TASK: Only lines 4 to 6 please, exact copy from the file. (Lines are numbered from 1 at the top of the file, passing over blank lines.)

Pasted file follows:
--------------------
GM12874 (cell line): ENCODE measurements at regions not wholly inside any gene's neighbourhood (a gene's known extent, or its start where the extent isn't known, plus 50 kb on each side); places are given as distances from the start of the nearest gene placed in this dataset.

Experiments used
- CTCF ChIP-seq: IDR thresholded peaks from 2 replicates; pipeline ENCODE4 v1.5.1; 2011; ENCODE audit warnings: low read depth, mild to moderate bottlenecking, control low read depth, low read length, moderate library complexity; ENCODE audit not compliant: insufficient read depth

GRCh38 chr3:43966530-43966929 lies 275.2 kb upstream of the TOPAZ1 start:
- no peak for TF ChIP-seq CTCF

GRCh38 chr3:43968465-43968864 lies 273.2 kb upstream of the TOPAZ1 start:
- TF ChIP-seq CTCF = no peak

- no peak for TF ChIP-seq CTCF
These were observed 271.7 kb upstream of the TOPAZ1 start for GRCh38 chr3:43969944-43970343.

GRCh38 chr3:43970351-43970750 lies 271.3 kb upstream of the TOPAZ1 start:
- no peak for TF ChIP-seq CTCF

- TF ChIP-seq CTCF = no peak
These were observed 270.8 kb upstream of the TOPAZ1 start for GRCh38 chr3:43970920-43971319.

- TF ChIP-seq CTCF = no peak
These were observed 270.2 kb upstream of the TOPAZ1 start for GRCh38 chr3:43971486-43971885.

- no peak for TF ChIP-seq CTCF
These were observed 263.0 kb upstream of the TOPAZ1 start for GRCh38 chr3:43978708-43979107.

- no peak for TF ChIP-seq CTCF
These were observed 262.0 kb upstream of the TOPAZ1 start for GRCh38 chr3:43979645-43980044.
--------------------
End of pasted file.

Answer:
GRCh38 chr3:43966530-43966929 lies 275.2 kb upstream of the TOPAZ1 start:
- no peak for TF ChIP-seq CTCF

GRCh38 chr3:43968465-43968864 lies 273.2 kb upstream of the TOPAZ1 start: